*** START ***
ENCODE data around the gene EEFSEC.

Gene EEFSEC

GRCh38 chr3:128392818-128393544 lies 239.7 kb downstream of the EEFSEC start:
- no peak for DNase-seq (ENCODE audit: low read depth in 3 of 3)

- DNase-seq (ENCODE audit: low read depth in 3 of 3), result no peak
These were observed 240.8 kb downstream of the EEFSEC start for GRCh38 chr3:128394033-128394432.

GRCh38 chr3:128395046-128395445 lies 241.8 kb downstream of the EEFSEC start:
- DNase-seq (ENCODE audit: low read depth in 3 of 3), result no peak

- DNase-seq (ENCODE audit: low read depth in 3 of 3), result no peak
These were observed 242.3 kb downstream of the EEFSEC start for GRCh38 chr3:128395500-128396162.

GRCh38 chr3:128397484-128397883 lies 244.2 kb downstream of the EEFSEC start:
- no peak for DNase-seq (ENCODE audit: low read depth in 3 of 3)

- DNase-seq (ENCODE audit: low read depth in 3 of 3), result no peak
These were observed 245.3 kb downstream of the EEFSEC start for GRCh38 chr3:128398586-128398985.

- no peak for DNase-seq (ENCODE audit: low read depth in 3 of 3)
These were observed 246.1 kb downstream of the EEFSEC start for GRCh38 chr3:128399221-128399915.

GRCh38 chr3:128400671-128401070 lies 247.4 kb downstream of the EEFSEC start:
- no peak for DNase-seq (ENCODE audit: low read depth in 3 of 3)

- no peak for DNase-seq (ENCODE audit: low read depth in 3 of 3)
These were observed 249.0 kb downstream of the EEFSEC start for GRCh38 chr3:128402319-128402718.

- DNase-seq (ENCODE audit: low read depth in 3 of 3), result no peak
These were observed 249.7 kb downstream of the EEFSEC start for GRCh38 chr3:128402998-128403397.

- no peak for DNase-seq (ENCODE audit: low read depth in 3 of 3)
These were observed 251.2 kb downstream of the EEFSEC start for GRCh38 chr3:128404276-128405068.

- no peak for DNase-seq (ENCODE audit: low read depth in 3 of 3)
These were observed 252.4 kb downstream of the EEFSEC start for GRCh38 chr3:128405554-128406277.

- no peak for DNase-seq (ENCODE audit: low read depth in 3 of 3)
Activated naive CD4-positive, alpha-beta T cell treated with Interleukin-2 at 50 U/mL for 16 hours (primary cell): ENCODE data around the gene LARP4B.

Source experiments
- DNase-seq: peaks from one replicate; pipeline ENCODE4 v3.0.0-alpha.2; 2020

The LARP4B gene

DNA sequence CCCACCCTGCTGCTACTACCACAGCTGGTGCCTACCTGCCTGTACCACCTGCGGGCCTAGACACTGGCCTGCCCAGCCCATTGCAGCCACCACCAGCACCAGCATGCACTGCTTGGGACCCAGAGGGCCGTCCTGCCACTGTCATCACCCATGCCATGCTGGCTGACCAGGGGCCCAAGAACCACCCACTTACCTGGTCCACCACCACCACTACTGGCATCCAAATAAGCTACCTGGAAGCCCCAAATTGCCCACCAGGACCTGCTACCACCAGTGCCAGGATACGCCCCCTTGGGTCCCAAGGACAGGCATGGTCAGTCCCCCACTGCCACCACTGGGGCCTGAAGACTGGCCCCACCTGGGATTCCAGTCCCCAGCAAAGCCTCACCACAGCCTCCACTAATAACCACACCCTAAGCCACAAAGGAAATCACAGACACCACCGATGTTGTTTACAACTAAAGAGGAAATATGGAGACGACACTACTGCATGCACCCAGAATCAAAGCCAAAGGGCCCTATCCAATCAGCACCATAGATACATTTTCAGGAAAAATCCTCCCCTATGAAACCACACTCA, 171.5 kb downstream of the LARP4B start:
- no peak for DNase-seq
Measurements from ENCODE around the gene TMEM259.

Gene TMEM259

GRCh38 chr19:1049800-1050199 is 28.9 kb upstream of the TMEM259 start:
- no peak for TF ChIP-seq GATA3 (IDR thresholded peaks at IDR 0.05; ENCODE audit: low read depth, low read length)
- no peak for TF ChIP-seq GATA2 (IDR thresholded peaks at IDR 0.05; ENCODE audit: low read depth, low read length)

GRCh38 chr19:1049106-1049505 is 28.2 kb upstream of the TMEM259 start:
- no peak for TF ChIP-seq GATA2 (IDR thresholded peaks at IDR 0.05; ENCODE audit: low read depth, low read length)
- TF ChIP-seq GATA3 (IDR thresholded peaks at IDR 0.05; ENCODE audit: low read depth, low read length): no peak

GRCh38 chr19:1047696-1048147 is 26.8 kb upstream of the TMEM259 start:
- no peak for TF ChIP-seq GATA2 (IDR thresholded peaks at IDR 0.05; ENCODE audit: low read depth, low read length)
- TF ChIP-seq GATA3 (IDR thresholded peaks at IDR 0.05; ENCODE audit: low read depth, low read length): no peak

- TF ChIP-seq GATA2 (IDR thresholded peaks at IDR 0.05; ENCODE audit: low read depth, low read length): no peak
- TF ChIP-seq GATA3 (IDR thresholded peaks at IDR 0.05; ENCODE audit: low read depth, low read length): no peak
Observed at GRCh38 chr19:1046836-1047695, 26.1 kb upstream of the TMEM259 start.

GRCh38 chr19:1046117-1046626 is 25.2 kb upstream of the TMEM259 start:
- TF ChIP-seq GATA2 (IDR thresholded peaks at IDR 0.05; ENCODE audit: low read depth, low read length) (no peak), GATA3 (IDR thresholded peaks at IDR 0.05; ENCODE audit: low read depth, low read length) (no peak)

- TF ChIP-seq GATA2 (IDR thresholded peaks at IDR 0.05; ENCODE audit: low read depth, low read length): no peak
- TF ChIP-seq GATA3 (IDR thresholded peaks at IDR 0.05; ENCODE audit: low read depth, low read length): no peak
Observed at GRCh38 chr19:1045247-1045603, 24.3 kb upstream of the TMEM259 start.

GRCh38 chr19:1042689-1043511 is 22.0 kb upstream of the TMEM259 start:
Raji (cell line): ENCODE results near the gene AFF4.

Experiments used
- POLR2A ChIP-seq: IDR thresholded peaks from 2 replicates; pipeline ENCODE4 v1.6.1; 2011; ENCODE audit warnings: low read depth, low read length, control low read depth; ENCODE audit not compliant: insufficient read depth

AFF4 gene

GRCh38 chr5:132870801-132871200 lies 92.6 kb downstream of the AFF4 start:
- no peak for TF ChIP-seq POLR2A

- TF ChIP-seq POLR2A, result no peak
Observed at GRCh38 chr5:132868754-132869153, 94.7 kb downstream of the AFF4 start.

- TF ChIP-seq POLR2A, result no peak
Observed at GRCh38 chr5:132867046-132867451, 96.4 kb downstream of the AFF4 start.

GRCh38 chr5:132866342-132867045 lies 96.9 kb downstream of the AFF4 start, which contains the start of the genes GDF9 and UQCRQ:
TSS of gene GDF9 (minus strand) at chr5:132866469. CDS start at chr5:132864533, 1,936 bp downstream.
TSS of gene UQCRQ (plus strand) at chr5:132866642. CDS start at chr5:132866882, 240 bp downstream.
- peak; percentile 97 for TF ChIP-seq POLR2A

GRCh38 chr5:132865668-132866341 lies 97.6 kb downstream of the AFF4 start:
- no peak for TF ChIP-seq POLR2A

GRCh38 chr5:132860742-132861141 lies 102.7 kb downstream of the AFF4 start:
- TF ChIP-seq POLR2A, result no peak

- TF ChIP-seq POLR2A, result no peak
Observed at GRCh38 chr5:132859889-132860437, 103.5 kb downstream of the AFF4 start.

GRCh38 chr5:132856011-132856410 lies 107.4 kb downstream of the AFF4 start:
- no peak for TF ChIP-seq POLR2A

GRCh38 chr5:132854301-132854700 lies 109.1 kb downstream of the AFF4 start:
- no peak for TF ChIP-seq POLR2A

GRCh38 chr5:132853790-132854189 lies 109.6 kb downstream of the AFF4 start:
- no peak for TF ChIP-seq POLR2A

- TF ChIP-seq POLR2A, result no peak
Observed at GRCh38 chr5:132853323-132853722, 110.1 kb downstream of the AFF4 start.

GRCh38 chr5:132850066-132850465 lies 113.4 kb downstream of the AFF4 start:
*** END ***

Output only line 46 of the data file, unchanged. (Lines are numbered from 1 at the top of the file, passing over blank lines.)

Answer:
- TF ChIP-seq GATA3 (IDR thresholded peaks at IDR 0.05; ENCODE audit: low read depth, low read length): no peak